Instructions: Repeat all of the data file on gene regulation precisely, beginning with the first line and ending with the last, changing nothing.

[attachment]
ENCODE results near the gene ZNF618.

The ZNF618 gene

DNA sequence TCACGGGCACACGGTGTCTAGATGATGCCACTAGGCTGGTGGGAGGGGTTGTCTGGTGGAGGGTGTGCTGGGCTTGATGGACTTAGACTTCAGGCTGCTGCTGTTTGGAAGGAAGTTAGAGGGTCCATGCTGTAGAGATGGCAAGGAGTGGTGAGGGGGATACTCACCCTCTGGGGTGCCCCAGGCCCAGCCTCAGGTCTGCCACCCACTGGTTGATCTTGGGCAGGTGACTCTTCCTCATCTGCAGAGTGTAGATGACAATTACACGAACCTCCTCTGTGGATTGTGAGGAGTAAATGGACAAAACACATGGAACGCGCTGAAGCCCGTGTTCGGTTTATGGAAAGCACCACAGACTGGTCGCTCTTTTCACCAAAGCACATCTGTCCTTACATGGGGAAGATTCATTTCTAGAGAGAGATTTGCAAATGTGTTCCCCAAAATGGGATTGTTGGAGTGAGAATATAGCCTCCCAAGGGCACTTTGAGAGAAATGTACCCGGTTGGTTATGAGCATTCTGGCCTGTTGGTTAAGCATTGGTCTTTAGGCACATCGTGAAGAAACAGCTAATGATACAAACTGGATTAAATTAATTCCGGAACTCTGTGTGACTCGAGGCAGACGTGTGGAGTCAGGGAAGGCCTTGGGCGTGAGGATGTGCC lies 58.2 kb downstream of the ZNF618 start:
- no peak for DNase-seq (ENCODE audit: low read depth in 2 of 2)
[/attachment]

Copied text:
ENCODE results near the gene ZNF618.

The ZNF618 gene

DNA sequence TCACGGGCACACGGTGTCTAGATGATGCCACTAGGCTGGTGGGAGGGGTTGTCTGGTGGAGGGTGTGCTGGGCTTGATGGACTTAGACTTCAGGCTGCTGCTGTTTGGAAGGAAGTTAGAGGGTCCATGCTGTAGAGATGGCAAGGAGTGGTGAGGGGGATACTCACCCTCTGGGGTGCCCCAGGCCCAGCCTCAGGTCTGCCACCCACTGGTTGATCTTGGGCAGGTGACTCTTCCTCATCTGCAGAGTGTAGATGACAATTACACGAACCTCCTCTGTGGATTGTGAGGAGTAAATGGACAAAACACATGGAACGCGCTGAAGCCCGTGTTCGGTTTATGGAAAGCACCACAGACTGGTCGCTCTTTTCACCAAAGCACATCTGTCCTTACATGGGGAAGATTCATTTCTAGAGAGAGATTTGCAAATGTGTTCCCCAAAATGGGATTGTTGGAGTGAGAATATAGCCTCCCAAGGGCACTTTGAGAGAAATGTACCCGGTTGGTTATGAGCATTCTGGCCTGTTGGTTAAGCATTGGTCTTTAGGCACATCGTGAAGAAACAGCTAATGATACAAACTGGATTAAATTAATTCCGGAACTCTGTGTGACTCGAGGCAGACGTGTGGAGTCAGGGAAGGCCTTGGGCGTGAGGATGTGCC lies 58.2 kb downstream of the ZNF618 start:
- no peak for DNase-seq (ENCODE audit: low read depth in 2 of 2)